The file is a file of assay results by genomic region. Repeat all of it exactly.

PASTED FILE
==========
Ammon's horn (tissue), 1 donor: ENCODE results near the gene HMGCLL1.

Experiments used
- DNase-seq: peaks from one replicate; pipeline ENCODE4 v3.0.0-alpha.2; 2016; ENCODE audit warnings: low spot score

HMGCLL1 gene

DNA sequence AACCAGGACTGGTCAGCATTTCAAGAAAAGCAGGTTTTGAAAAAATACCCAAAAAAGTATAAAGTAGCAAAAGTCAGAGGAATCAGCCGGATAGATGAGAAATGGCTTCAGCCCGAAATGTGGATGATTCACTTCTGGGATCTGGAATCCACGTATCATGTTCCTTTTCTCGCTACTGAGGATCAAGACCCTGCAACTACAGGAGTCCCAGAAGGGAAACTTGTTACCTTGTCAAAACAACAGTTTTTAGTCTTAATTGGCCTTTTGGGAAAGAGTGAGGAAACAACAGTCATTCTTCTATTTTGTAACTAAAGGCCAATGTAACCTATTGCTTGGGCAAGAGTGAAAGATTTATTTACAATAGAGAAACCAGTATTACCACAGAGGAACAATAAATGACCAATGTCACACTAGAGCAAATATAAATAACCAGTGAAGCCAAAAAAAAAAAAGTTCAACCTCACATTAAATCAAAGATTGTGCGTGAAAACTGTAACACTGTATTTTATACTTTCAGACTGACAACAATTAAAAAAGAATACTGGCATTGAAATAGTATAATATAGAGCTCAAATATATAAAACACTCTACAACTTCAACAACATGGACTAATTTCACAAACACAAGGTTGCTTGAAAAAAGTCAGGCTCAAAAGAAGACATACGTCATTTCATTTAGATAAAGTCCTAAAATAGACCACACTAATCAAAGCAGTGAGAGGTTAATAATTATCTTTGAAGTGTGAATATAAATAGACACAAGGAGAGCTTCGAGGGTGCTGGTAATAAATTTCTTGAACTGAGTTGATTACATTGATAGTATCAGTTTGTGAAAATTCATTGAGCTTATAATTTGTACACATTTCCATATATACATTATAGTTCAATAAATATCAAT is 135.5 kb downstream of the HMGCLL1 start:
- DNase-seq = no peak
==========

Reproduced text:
Ammon's horn (tissue), 1 donor: ENCODE results near the gene HMGCLL1.

Experiments used
- DNase-seq: peaks from one replicate; pipeline ENCODE4 v3.0.0-alpha.2; 2016; ENCODE audit warnings: low spot score

HMGCLL1 gene

DNA sequence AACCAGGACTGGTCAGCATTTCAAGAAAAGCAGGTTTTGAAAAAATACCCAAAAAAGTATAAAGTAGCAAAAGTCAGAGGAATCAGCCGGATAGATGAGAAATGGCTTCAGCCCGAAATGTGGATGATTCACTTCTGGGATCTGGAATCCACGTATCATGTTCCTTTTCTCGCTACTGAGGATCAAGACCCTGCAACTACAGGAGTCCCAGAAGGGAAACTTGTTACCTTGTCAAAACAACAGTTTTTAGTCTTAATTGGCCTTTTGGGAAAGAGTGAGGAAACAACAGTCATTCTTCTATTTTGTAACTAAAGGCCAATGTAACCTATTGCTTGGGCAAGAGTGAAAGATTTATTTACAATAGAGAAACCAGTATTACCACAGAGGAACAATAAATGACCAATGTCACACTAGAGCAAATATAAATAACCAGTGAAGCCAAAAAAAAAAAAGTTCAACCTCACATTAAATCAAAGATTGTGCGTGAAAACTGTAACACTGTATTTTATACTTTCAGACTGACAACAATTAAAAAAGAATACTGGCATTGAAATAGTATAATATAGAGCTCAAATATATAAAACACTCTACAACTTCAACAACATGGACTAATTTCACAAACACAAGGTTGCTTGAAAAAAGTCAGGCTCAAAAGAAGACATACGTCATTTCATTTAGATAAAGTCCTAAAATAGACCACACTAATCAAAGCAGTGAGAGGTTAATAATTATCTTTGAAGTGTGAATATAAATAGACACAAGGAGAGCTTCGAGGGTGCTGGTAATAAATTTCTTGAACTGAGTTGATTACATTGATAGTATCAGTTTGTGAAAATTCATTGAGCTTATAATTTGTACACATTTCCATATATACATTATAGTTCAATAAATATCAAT is 135.5 kb downstream of the HMGCLL1 start:
- DNase-seq = no peak